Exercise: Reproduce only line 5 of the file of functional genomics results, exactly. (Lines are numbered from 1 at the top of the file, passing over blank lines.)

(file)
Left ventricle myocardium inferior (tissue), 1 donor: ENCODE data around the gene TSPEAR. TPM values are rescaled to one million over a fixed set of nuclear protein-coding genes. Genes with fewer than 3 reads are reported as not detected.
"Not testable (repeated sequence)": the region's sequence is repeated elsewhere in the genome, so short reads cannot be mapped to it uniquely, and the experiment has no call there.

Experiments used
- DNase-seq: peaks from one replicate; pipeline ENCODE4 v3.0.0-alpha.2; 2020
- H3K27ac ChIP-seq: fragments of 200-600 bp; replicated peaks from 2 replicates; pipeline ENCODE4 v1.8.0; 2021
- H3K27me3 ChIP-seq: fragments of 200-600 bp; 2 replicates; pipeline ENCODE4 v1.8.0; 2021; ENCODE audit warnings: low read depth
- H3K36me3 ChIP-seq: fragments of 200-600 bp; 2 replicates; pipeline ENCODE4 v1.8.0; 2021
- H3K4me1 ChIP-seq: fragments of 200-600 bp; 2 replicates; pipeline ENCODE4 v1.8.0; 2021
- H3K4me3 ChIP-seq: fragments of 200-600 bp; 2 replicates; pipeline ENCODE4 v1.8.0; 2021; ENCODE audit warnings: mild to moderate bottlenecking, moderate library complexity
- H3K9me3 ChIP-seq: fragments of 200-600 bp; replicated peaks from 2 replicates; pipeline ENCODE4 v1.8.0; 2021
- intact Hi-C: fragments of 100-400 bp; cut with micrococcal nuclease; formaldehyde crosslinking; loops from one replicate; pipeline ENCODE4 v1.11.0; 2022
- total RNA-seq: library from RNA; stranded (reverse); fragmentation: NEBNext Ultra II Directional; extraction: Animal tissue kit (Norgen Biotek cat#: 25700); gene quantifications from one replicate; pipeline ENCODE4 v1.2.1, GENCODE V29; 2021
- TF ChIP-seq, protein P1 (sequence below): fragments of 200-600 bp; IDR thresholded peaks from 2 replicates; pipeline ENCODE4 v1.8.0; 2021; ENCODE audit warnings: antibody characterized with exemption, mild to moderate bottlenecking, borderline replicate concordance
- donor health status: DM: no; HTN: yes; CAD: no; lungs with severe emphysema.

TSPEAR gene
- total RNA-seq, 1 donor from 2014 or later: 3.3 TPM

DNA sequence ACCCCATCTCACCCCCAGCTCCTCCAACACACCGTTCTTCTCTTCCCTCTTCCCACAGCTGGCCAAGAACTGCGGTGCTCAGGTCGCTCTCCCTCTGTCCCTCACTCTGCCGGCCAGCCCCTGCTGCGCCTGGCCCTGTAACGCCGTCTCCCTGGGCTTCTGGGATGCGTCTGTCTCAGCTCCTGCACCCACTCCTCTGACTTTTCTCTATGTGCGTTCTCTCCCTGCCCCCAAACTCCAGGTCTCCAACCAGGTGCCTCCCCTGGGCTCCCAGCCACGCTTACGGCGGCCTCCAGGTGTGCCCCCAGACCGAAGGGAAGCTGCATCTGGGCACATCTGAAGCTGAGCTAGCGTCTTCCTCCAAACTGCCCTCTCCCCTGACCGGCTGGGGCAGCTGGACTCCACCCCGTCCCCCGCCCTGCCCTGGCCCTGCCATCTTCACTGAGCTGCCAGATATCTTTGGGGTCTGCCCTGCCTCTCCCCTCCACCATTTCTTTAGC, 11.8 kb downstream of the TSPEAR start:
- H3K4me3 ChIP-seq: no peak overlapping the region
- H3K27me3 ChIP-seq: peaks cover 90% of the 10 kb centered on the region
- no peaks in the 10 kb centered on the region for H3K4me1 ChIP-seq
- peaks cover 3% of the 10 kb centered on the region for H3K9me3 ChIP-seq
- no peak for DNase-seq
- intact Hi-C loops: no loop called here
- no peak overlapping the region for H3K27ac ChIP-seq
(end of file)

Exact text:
- H3K27ac ChIP-seq: fragments of 200-600 bp; replicated peaks from 2 replicates; pipeline ENCODE4 v1.8.0; 2021